The On Line Sales Debate

Gerry Harvey, the billionaire shopkeeper, is at risk of turning this discussion into a mass debate. His premise that people are buying from overseas retailers, via the internet, because they can avoid paying the GST is both emotional and wrong.

Let’s try to avoid the emotion, and the crap, and let’s look at a couple of very simple case histories. And let’s start with one that’s very close to home.

Just 12 months ago I needed to buy myself a new washing machine, having had my old one blow up. I did the rounds of the local bricks and mortar stores: Myer, Harvey Norman, Bing Lee, etc. I found a couple that I liked, and they were located at either of the local Harvey Norman stores. $500.

Plus about $70 delivery.

Your old machine? Sorry, we don’t want to know about it.

After just a few minutes of online searching, I located a local vendor, with a price on the same item, in stock, and about $150 cheaper.

With free delivery.

And installation.

And yes, sir, we will also dispose of your old machine, too.

Now, Gerry, these people were local, delivery came on the agreed day, for a saving to me of almost 50% off your store’s price, and GST was paid on the transaction!

Please, Gerry, explain to me where the “level playing field” that you’re stating is absent, is absent from this actual, real life transaction?

Let’s look at shoes. Pricing here, in the retail channel, is astronomical. One can buy one pair of some name-brand shoes locally for about $159, where those same shoes can be purchased, ex-USA, for about US$50 a pair. And buying those shoes from an on-line vendor also means that I have (a) a greater selection of styles from which to choose, (b) I have a greater selection of colours from which I may choose, and (c) I have a far greater selection of sizes from which I may choose.

These are vital points to bear in mind: the sizes that I need are simply not imported into this country by the local distributor, leaving me totally without a local product. “Level playing field”? With your option, I’m not even in the ballpark!

But getting back to the point, let’s now buy those three pairs of shoes: total cost is US$50/pair; total value of the order is US$150. Shipping is very often free, and thus, with the current value of the Australian Dollar, I can now get three pairs of these shoes, delivered, and that will fit me, in the colour and style of my choice, for less than the cost one pair, purchased locally, and where that pair doesn’t even fit me.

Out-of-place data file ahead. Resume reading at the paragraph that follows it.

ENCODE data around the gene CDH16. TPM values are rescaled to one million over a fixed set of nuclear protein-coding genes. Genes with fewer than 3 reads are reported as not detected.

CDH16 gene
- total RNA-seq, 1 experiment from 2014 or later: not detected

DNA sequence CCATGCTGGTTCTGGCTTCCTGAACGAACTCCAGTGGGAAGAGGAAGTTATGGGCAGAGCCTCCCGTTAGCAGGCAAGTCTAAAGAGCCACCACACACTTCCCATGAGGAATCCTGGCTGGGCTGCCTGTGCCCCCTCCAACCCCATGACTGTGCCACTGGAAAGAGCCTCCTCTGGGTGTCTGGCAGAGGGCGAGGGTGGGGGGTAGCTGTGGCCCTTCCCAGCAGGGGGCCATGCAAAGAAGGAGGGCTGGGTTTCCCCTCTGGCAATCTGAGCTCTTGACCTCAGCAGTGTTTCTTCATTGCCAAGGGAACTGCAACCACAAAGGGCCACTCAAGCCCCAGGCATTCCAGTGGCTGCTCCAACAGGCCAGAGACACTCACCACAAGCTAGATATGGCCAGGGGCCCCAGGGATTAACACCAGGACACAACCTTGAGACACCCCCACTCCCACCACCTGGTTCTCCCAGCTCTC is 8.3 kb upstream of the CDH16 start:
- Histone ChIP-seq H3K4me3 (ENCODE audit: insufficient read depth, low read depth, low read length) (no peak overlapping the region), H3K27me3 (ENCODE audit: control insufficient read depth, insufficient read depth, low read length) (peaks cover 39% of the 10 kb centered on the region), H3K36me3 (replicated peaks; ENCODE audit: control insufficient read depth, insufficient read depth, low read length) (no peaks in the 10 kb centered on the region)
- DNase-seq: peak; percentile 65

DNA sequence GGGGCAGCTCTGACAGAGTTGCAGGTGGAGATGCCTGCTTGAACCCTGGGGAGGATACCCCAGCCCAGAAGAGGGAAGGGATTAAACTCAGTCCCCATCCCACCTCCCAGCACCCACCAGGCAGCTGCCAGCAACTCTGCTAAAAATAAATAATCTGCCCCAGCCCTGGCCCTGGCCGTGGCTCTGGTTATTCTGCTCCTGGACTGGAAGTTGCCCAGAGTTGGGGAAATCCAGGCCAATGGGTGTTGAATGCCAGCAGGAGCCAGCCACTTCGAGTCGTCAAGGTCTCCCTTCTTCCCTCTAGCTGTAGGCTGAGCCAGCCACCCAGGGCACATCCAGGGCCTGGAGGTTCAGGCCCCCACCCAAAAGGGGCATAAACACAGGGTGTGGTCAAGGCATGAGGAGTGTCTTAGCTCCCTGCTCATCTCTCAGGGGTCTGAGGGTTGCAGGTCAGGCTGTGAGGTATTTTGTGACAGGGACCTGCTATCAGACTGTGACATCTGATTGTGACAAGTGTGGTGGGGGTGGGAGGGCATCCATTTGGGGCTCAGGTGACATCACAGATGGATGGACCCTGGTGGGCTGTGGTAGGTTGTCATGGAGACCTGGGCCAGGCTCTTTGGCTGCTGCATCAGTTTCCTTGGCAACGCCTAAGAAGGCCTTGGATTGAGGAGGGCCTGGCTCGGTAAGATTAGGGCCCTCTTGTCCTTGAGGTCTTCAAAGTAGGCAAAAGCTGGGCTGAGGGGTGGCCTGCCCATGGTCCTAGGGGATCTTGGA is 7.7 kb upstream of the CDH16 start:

OK, let’s now play your game: and add the local GST on to the price here. That’s a whopping great … oh, yes, $15.

Gerry, do you, honestly, believe that a lousy $15 will make any difference whatsoever to my purchasing decision here, when I can buy three pairs for the price of one, those three pairs will fit me, and they will be in the styles and colours that I want, rather than those that channel thinks I might want?

If you believe that, then I have some prime oceanfront land at Broken Hill that you may be interested in buying.

And how do you propose that government, economically, collect that $15? Please explain!

Let’s take another real world example. real world examples are way better than your emotional diatribes, because they reflect … the real world.

I play a musical instrument: the electric bass. Locally, strings for my instrument cost around Au$70 a set. Except that, again, the local distributors choose to not import the strings that I need to use on my instrument. What am I to do? Go without?

Or buy them on the internet, because that’s the only place I can actually buy them, for about US$22 a set?

Again, I shall buy three sets at a time; that’s a good supply, and will see me through a couple of years’ playing. GST on the import of those three sets?


Six lousy bloody dollars and sixty lousy cents!

Again, do you believe that a lousy $6.60 will make me change my buying habits, when I simply cannot buy the damn things locally anyway? What the hell are you smoking, Gerry? Please pass it around!

And again, you’ve not demonstrated how you would collect that $6.60 from me. Make no mistake about this: I am perfectly happy to pay the GST; it’s only for the government to ask, and I will pay.

Now, Gerry, I was listening to you prattling on about this on the ABC the other morning, and you were commenting on how you were with your wife in a New York shop asking the sales assistant about whether Australian taxes were contributing to their on-line sales. A couple of observations, if I may:

1: It’s a bit rich for you, a billionaire, to be bleating on about this matter and bringing into consideration your recent trip to New York. Quite an affront, and quite offensive, to Joe Public in Oz, I would respectfully suggest.

2: I doubt very much that typical sales person has that much knowledge about Australian tax law, or about any Australian tax scenarios. Probably about as much knowledge as your typical Harvey Norman salesperson might have about New York State’s state sales taxes.

Gerry, do you have the courage, the professional integrity, to answer the questions that I’ve asked? I’m sure you know how to find me.